The next step in this analysis may be to look for groups of environments that have similar effects at the loci exhibiting large QTLxE interactions. Perhaps if the data are grouped into sets of environments that behave similarly, analyses could be performed that are more precise and well-defined. Further testing of the lines in specifically controlled environments may help to characterize the biological significance of certain interactions. Alternatively, one could analyze subsets of environments that represent reasonable targets for a marker- assisted breeding program. It is possible that certain QTLxE interactions may revert to main effects when the scope of environments is restricted this way.
General Discussion and Conclusions
There are many potential variations on sCIM. For example, after an initial analysis by SIM, background markers could be placed strategically in regions where there is evidence for QTL. However, there is a danger that this type of exploratory analysis will become a search for the best possible model, rather than the objective type of analysis that sCIM is intended to be. There is probably no way to control error rate in the 'best model' approach, and users are cautioned against using sCIM (or CIM) in this way. Simulation experiments 1 and 2 were each performed with a set of uniformly spaced background markers, and this set was not changed or iterated to 'improve' the results. All conclusions that we have presented are based on this type of scenario. Our conception of how this type of analysis should be used is that a single set of uniformly spaced background markers should be chosen, and the same set used throughout the analysis of all traits. Any further improvement to QTL estimates that are made in this way should be based on other techniques, or other methods of error control.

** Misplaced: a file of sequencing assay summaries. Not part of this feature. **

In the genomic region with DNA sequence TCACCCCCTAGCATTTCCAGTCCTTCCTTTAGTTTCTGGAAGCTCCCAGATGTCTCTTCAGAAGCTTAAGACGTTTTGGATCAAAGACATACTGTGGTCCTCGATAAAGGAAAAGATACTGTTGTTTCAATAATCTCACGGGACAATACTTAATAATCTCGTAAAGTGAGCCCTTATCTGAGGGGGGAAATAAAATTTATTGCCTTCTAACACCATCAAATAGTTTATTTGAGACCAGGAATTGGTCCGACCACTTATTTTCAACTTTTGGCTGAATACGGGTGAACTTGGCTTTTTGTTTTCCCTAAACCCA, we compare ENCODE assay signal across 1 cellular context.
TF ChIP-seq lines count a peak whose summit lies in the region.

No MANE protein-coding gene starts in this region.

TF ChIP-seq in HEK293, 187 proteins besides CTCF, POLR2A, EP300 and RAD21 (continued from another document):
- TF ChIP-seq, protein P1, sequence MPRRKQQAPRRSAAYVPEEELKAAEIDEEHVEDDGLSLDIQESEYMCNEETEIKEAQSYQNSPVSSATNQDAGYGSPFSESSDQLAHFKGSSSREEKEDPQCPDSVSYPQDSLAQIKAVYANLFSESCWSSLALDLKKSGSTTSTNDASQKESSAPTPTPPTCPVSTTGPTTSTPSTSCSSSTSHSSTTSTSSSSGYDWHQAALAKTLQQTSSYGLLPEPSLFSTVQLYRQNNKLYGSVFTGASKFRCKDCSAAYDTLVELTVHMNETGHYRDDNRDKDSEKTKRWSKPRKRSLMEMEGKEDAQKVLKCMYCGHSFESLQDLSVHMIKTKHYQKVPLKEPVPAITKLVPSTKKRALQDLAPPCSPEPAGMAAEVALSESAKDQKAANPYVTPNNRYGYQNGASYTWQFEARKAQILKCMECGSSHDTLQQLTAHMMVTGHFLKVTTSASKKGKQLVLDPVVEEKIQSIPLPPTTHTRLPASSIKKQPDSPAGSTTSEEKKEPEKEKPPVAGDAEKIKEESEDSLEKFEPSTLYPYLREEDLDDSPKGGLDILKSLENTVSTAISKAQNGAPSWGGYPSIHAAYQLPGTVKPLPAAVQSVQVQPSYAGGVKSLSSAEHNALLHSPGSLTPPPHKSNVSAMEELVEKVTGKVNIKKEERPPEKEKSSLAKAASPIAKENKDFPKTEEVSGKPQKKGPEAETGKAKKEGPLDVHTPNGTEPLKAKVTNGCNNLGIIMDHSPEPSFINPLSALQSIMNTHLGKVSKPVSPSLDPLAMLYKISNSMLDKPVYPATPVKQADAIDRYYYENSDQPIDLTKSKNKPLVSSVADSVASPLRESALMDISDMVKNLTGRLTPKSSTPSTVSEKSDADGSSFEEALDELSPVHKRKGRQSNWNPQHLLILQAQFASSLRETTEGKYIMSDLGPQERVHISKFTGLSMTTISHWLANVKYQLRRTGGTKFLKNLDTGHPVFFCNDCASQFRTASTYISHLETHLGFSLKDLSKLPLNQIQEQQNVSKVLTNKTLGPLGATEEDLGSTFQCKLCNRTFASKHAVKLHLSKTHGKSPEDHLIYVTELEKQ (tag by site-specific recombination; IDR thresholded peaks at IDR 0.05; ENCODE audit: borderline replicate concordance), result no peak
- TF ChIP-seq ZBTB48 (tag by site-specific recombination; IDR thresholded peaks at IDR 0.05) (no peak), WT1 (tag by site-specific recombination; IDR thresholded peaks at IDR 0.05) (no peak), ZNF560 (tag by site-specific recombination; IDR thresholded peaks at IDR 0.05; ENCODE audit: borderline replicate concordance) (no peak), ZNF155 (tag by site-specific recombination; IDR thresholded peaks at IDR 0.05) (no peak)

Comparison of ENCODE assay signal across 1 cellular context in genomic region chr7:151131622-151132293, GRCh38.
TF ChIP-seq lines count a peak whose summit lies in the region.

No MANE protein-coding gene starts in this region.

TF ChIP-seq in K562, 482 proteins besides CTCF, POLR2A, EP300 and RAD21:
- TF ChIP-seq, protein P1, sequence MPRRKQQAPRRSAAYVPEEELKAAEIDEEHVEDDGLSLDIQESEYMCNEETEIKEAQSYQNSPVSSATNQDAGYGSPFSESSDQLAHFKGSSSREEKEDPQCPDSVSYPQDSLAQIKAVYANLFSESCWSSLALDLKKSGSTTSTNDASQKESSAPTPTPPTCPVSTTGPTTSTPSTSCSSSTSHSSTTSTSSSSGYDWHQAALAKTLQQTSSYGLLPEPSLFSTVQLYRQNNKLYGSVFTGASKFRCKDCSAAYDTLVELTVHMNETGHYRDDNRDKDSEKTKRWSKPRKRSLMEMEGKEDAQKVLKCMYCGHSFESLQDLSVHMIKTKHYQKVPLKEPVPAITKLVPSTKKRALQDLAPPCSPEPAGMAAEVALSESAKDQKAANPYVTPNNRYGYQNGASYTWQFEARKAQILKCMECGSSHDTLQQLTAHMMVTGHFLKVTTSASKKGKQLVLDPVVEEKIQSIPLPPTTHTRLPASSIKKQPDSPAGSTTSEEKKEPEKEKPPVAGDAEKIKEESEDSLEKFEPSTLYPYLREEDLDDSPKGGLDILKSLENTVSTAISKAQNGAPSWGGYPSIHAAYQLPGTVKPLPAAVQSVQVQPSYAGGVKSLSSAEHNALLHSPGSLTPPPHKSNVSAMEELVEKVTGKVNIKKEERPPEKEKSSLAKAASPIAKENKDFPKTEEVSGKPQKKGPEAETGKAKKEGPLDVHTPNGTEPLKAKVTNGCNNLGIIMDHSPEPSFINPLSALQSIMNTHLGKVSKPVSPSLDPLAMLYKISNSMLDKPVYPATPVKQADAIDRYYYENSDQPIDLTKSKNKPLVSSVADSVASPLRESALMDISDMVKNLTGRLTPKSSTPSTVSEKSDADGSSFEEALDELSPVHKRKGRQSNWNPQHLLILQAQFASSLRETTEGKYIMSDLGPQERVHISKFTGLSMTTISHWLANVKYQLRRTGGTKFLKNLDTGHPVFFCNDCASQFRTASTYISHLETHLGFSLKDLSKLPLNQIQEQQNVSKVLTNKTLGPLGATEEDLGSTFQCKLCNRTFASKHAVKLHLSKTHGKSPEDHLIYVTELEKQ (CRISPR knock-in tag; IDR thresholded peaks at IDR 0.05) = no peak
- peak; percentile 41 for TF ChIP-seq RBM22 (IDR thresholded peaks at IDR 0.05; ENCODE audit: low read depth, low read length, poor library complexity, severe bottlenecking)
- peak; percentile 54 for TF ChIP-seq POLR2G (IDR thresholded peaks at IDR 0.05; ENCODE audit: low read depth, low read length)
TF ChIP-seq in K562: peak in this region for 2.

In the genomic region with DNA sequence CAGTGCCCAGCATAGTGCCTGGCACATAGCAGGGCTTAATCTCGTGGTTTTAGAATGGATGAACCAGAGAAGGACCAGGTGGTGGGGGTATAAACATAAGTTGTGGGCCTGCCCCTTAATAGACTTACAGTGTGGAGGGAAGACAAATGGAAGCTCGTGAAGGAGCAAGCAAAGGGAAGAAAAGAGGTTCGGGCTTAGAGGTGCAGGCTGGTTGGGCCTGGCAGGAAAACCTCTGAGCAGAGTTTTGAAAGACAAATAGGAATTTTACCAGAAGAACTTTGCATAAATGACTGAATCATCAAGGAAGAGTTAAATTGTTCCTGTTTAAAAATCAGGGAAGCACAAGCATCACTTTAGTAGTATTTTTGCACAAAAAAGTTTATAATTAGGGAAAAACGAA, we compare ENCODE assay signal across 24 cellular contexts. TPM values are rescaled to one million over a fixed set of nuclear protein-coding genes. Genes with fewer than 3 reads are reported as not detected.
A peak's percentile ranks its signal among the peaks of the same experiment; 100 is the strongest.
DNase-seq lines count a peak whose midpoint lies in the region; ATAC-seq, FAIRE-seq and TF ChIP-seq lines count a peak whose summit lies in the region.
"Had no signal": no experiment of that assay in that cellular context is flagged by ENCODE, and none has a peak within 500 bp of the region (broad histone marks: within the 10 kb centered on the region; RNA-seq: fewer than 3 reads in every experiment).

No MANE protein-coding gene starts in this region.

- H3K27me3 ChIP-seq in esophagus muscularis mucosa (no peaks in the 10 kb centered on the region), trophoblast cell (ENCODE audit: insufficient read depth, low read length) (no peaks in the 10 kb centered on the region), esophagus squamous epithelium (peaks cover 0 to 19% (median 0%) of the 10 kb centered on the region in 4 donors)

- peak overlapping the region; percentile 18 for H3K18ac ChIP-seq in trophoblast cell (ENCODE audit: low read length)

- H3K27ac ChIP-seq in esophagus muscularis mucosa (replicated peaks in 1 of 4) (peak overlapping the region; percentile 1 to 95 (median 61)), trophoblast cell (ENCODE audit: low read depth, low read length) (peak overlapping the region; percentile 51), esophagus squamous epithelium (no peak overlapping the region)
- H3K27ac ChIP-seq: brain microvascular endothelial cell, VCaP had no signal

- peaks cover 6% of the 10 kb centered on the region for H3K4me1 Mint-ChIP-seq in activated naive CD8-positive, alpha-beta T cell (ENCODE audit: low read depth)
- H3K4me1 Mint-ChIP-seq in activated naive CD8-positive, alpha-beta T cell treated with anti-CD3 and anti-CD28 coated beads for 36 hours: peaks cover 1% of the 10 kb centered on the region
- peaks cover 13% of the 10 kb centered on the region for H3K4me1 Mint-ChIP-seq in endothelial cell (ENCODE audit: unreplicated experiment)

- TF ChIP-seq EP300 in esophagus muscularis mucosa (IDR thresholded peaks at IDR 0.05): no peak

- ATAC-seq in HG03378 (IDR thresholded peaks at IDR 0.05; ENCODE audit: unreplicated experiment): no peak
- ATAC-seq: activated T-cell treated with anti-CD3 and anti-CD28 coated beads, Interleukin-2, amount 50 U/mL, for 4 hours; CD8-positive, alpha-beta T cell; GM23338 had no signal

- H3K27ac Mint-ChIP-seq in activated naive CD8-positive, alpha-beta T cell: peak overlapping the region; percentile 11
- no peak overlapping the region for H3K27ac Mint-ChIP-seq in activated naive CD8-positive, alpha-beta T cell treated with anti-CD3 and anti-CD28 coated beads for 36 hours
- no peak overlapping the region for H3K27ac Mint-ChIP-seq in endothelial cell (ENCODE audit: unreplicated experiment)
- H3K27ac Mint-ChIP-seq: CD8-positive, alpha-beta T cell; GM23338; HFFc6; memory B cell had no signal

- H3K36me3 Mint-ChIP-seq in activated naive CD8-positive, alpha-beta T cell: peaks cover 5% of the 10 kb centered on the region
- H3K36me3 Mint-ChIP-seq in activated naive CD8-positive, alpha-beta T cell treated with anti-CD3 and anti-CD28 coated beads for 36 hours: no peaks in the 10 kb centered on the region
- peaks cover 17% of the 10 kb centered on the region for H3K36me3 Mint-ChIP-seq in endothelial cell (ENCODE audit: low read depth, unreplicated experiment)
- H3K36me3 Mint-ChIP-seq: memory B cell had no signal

The optimum density for background markers is an issue that requires further investigation. Further experimentation with real and simulated data (not shown) shows that the use of a high density of background markers does not produce useful results. The peaks that represent real QTL become overwhelmed by spurious peaks, and the power to detect real QTL is lost. In the opposite extreme, use of very few background markers produces results that are similar to SIM, and the power to distinguish the presence of two linked QTL disappears. Our experience indicates that a density of background markers between 20 and 40 cM is adequate for analyzing a genome the size of barley (approximately 1200 cM). It is important to realize that the estimation of partial regression coefficients for the background markers uses up a large proportion of the information that is present in the mapping population. Thus, for a population of 150, it might be reasonable to use a total of 40 background markers, whereas for a population of 300, one might use considerably more. The distribution of the mapped markers should also be considered when choosing background markers. If the available markers are clustered, then fewer markers should be chosen as background markers. Use of background markers that are tightly linked to each other can produce the same type of meaningless results that are obtained by using a high total number of background markers.